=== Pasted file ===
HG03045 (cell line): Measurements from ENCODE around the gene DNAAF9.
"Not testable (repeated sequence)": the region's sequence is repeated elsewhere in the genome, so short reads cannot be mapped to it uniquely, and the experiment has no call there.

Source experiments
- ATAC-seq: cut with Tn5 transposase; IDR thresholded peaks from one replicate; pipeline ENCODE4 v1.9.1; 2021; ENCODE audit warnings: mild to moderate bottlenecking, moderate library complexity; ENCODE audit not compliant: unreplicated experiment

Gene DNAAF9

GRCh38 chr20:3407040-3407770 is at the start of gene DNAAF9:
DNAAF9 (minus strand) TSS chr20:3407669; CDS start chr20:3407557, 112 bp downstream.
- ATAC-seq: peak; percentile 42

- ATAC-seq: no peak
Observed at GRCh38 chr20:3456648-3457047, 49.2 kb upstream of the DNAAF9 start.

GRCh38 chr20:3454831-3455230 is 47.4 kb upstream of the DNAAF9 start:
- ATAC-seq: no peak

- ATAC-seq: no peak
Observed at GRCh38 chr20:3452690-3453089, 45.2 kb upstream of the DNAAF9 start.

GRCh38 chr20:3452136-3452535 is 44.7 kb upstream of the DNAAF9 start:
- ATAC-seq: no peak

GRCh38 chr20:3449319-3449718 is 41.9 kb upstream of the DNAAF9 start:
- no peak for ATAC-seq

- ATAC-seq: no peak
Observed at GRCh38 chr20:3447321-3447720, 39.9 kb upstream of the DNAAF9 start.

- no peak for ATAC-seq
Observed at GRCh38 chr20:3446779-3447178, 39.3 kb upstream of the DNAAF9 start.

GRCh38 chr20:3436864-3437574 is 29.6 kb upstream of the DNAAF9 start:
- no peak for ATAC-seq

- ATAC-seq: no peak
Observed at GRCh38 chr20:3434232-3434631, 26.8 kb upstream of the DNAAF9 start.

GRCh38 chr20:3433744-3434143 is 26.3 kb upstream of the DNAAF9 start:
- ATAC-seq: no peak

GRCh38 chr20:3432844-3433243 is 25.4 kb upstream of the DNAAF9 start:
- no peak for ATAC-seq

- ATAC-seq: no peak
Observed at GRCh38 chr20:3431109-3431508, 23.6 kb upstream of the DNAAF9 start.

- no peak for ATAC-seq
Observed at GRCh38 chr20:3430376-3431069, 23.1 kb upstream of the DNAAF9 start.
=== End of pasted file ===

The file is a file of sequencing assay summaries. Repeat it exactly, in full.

HG03045 (cell line): Measurements from ENCODE around the gene DNAAF9.
"Not testable (repeated sequence)": the region's sequence is repeated elsewhere in the genome, so short reads cannot be mapped to it uniquely, and the experiment has no call there.

Source experiments
- ATAC-seq: cut with Tn5 transposase; IDR thresholded peaks from one replicate; pipeline ENCODE4 v1.9.1; 2021; ENCODE audit warnings: mild to moderate bottlenecking, moderate library complexity; ENCODE audit not compliant: unreplicated experiment

Gene DNAAF9

GRCh38 chr20:3407040-3407770 is at the start of gene DNAAF9:
DNAAF9 (minus strand) TSS chr20:3407669; CDS start chr20:3407557, 112 bp downstream.
- ATAC-seq: peak; percentile 42

- ATAC-seq: no peak
Observed at GRCh38 chr20:3456648-3457047, 49.2 kb upstream of the DNAAF9 start.

GRCh38 chr20:3454831-3455230 is 47.4 kb upstream of the DNAAF9 start:
- ATAC-seq: no peak

- ATAC-seq: no peak
Observed at GRCh38 chr20:3452690-3453089, 45.2 kb upstream of the DNAAF9 start.

GRCh38 chr20:3452136-3452535 is 44.7 kb upstream of the DNAAF9 start:
- ATAC-seq: no peak

GRCh38 chr20:3449319-3449718 is 41.9 kb upstream of the DNAAF9 start:
- no peak for ATAC-seq

- ATAC-seq: no peak
Observed at GRCh38 chr20:3447321-3447720, 39.9 kb upstream of the DNAAF9 start.

- no peak for ATAC-seq
Observed at GRCh38 chr20:3446779-3447178, 39.3 kb upstream of the DNAAF9 start.

GRCh38 chr20:3436864-3437574 is 29.6 kb upstream of the DNAAF9 start:
- no peak for ATAC-seq

- ATAC-seq: no peak
Observed at GRCh38 chr20:3434232-3434631, 26.8 kb upstream of the DNAAF9 start.

GRCh38 chr20:3433744-3434143 is 26.3 kb upstream of the DNAAF9 start:
- ATAC-seq: no peak

GRCh38 chr20:3432844-3433243 is 25.4 kb upstream of the DNAAF9 start:
- no peak for ATAC-seq

- ATAC-seq: no peak
Observed at GRCh38 chr20:3431109-3431508, 23.6 kb upstream of the DNAAF9 start.

- no peak for ATAC-seq
Observed at GRCh38 chr20:3430376-3431069, 23.1 kb upstream of the DNAAF9 start.